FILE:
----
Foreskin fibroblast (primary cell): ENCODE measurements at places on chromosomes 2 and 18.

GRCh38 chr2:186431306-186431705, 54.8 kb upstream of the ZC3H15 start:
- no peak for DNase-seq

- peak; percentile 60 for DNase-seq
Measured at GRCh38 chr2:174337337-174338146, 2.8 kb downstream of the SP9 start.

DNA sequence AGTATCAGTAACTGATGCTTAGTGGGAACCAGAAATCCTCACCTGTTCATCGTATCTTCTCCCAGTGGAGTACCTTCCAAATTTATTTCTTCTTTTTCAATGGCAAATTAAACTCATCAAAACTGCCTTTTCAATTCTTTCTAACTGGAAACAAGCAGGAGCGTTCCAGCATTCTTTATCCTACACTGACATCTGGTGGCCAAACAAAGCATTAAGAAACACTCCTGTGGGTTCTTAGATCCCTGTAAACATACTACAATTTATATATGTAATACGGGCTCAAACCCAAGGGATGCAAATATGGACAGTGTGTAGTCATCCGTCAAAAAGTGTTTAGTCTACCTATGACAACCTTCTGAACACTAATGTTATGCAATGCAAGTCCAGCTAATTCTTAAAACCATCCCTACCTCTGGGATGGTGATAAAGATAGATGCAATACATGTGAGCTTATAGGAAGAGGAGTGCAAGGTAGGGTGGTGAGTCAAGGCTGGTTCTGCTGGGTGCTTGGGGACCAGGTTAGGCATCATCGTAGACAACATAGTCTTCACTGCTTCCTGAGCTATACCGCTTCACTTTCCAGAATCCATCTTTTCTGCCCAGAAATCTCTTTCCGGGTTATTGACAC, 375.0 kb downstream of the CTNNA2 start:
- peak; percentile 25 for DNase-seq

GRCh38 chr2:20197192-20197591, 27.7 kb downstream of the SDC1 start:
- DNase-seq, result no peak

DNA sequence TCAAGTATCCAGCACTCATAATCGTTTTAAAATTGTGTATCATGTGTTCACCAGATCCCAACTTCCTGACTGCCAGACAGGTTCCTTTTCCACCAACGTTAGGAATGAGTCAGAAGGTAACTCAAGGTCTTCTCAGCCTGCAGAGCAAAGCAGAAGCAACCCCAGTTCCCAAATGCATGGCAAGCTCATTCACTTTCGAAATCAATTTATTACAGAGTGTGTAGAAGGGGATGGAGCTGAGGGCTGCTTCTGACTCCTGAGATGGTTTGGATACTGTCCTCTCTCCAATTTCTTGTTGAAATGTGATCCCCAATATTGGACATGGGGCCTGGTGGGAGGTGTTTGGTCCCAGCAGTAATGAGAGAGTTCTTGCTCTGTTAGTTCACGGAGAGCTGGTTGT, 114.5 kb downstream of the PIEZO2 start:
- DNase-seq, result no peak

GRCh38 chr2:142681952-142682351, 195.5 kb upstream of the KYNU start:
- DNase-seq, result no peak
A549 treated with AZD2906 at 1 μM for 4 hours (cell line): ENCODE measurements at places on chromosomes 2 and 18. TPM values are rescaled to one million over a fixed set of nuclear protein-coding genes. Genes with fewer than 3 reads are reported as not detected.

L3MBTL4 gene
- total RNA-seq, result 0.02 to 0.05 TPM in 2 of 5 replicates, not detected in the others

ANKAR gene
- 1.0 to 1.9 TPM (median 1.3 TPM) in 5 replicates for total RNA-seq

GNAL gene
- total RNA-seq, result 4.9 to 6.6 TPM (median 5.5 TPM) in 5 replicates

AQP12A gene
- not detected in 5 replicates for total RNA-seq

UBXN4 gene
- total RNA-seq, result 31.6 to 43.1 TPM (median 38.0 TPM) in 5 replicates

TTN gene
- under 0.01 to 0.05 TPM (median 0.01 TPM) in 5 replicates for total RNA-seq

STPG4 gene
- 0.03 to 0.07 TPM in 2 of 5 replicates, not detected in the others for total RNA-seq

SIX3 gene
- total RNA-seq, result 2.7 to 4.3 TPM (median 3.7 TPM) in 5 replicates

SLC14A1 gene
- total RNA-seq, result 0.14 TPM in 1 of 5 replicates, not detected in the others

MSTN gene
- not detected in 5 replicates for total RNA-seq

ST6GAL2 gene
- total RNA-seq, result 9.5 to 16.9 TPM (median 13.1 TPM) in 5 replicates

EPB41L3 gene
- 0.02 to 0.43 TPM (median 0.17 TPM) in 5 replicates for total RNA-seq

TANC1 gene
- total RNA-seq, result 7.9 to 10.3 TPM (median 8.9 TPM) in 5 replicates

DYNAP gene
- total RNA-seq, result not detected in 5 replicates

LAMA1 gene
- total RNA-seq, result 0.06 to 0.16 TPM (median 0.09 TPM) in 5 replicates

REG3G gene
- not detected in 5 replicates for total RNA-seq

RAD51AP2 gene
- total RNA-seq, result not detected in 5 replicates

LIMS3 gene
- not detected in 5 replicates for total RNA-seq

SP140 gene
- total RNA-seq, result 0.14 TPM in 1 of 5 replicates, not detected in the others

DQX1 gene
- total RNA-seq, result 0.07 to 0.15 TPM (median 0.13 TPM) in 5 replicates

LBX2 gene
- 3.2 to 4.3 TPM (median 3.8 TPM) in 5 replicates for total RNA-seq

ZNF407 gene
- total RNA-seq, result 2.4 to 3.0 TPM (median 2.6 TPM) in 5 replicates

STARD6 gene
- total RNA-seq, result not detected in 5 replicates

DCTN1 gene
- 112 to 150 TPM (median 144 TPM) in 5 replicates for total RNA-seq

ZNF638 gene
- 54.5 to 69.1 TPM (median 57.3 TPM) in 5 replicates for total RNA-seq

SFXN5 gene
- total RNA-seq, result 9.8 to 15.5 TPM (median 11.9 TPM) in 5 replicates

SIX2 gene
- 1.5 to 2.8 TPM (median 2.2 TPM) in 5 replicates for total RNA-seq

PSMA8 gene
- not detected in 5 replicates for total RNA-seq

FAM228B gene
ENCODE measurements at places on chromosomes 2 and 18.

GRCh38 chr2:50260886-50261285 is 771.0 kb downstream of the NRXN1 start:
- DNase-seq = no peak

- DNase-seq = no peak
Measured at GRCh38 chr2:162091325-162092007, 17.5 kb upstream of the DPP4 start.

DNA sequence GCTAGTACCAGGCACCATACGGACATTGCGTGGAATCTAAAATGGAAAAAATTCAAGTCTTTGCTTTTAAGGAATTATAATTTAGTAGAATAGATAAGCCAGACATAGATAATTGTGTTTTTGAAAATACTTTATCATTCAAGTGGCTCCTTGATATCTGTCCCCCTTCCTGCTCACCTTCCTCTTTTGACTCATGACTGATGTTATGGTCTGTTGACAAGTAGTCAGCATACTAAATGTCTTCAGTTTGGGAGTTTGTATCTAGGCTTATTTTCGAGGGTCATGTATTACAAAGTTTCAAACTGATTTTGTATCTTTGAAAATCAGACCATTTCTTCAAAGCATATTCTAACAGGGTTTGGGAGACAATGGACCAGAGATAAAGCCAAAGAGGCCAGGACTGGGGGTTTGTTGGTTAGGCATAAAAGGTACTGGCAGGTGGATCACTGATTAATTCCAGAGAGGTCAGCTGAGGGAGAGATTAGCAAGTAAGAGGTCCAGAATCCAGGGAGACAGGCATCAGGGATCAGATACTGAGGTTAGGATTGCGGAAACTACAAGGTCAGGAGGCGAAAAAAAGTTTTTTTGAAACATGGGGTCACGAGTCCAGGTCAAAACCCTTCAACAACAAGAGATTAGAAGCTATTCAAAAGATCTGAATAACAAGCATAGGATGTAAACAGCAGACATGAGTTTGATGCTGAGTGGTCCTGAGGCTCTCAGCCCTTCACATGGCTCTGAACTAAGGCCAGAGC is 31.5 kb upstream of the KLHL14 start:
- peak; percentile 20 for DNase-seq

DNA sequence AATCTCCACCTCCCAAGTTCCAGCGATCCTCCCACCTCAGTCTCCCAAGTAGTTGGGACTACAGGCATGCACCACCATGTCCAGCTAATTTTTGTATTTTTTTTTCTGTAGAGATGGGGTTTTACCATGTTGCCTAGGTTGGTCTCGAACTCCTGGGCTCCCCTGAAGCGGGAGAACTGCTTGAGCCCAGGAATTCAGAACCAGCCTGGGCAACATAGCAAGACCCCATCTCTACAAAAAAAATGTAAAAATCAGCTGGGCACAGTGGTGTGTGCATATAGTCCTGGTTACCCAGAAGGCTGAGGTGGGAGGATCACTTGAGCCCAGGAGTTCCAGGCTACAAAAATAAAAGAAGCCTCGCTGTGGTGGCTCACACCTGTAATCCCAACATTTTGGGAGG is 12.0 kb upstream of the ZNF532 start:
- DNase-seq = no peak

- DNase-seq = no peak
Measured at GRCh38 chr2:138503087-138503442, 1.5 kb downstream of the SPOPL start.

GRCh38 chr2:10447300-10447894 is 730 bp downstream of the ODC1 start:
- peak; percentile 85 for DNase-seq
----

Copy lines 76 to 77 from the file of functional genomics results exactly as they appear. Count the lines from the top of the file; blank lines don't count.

Measured at GRCh38 chr2:162091325-162092007, 17.5 kb upstream of the DPP4 start.

DNA sequence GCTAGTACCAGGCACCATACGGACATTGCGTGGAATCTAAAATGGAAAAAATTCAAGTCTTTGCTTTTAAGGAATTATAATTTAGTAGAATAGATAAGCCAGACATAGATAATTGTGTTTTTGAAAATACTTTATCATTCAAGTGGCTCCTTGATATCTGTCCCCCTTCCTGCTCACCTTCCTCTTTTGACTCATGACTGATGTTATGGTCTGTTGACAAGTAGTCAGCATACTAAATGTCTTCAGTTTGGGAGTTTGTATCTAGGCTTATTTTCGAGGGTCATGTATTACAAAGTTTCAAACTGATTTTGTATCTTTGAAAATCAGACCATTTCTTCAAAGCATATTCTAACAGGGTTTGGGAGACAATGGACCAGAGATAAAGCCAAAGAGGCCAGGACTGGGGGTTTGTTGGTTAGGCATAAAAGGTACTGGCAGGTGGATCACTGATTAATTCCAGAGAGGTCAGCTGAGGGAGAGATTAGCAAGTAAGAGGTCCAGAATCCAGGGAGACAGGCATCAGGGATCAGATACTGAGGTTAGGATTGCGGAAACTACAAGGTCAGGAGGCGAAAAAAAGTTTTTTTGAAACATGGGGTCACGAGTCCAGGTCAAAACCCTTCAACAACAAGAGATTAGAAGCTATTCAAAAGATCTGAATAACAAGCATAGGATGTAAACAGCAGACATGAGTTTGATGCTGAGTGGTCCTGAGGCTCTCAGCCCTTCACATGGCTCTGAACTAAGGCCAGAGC is 31.5 kb upstream of the KLHL14 start: